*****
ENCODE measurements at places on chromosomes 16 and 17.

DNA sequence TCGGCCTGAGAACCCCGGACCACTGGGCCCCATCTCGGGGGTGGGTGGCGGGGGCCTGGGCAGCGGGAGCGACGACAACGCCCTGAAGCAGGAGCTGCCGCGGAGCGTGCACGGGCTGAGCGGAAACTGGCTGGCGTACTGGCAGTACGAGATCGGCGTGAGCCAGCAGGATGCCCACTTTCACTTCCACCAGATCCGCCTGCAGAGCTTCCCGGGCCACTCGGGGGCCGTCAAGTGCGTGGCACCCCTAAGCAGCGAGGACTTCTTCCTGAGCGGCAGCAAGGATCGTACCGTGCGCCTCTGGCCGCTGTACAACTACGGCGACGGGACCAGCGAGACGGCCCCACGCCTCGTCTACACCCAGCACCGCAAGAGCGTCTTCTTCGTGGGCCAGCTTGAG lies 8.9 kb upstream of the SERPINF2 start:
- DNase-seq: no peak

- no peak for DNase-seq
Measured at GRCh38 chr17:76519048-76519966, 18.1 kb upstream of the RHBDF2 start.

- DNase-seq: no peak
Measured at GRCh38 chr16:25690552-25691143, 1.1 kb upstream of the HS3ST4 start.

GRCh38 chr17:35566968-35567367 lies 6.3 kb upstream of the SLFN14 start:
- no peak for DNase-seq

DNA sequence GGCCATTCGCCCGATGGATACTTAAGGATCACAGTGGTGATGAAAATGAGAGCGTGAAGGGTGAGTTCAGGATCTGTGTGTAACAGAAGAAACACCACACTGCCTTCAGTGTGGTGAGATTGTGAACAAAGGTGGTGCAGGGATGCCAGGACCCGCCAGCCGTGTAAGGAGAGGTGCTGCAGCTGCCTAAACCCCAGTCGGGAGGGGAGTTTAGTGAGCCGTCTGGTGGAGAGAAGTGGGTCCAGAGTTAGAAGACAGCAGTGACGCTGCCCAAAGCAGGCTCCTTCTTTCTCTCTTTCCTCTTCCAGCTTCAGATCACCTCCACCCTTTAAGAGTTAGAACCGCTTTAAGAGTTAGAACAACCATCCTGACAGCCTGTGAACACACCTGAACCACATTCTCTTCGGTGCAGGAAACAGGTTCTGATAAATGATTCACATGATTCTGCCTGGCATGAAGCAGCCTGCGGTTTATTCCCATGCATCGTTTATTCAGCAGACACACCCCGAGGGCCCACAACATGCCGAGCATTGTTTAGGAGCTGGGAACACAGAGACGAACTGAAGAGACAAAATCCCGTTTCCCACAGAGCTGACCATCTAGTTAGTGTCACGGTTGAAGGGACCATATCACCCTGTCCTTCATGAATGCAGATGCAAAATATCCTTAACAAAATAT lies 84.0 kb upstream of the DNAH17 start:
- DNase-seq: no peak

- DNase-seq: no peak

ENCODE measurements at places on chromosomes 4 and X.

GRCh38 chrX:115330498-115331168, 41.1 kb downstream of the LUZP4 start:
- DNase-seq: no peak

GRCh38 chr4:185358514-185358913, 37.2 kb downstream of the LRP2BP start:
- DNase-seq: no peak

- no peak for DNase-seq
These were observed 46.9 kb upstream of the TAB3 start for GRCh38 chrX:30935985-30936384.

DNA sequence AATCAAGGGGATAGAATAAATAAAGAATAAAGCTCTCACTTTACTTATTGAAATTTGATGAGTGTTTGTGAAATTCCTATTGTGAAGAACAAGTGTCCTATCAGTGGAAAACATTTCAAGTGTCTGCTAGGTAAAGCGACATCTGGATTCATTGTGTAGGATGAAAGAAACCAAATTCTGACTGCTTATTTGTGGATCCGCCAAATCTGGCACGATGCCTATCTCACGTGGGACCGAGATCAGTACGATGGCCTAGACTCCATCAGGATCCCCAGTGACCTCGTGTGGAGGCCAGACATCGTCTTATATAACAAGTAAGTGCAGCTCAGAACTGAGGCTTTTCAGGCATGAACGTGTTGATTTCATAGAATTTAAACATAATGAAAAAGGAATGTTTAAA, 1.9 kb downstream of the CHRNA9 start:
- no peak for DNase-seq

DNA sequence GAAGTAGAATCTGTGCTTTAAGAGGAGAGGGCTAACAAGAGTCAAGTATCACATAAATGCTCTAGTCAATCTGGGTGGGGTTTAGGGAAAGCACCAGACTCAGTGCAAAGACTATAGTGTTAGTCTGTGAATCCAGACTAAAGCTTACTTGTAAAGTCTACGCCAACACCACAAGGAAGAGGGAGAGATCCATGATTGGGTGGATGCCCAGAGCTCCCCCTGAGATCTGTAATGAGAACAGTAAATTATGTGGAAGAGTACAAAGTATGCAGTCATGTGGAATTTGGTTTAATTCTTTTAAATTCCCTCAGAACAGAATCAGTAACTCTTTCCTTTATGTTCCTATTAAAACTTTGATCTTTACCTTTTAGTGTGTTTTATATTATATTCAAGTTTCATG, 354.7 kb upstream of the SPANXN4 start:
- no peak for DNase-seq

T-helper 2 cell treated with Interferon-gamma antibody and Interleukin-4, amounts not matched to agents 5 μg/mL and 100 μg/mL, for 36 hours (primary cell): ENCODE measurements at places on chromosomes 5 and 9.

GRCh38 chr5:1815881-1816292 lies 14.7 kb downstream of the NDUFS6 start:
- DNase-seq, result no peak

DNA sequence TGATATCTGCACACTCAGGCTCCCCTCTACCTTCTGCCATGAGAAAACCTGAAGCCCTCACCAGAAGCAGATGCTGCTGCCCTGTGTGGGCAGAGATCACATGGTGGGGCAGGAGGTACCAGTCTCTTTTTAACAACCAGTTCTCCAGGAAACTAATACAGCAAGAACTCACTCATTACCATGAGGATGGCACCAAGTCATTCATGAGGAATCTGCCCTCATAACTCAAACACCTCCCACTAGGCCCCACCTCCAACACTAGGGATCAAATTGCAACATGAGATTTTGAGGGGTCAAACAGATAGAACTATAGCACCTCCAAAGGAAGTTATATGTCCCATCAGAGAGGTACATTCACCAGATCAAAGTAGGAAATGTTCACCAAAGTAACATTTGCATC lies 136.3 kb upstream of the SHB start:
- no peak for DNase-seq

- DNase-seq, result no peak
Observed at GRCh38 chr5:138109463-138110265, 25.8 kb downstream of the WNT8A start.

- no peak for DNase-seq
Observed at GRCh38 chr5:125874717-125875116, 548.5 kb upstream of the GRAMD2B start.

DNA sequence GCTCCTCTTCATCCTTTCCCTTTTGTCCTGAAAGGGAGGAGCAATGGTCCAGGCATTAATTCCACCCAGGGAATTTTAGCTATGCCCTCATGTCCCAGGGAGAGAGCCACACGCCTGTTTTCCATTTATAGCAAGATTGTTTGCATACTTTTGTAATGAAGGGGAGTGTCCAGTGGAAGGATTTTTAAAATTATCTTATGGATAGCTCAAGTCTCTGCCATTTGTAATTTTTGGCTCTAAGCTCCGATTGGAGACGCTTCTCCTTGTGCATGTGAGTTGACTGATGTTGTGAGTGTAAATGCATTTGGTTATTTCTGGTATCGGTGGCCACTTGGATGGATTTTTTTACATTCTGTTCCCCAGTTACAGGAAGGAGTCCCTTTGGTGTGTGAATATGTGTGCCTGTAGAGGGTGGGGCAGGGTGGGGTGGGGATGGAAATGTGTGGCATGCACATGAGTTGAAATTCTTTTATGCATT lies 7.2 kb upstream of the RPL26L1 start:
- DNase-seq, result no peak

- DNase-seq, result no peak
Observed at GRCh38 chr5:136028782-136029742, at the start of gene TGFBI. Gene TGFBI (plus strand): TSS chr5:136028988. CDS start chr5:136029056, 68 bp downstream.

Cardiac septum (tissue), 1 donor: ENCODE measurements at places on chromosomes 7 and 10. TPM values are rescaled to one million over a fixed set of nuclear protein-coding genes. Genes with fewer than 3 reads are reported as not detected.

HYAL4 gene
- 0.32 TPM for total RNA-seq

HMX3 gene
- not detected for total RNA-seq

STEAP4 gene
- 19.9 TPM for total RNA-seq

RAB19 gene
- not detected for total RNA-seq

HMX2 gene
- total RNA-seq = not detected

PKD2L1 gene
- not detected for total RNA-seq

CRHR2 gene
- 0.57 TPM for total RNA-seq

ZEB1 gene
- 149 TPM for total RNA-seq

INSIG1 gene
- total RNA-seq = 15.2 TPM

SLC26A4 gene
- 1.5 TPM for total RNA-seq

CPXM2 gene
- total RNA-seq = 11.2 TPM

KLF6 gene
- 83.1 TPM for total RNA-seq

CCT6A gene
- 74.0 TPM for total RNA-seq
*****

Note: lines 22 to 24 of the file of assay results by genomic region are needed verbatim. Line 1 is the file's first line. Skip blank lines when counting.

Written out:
DNA sequence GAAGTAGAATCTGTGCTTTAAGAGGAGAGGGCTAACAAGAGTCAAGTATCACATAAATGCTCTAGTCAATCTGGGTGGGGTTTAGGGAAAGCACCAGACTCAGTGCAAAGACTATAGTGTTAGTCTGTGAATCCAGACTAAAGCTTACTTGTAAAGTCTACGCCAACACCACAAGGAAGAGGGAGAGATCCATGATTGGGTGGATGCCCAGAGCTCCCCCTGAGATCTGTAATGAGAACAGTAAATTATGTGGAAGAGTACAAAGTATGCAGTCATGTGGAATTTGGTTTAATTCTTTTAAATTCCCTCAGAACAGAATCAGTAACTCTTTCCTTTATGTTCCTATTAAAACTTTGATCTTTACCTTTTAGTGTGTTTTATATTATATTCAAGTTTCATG, 354.7 kb upstream of the SPANXN4 start:
- no peak for DNase-seq

T-helper 2 cell treated with Interferon-gamma antibody and Interleukin-4, amounts not matched to agents 5 μg/mL and 100 μg/mL, for 36 hours (primary cell): ENCODE measurements at places on chromosomes 5 and 9.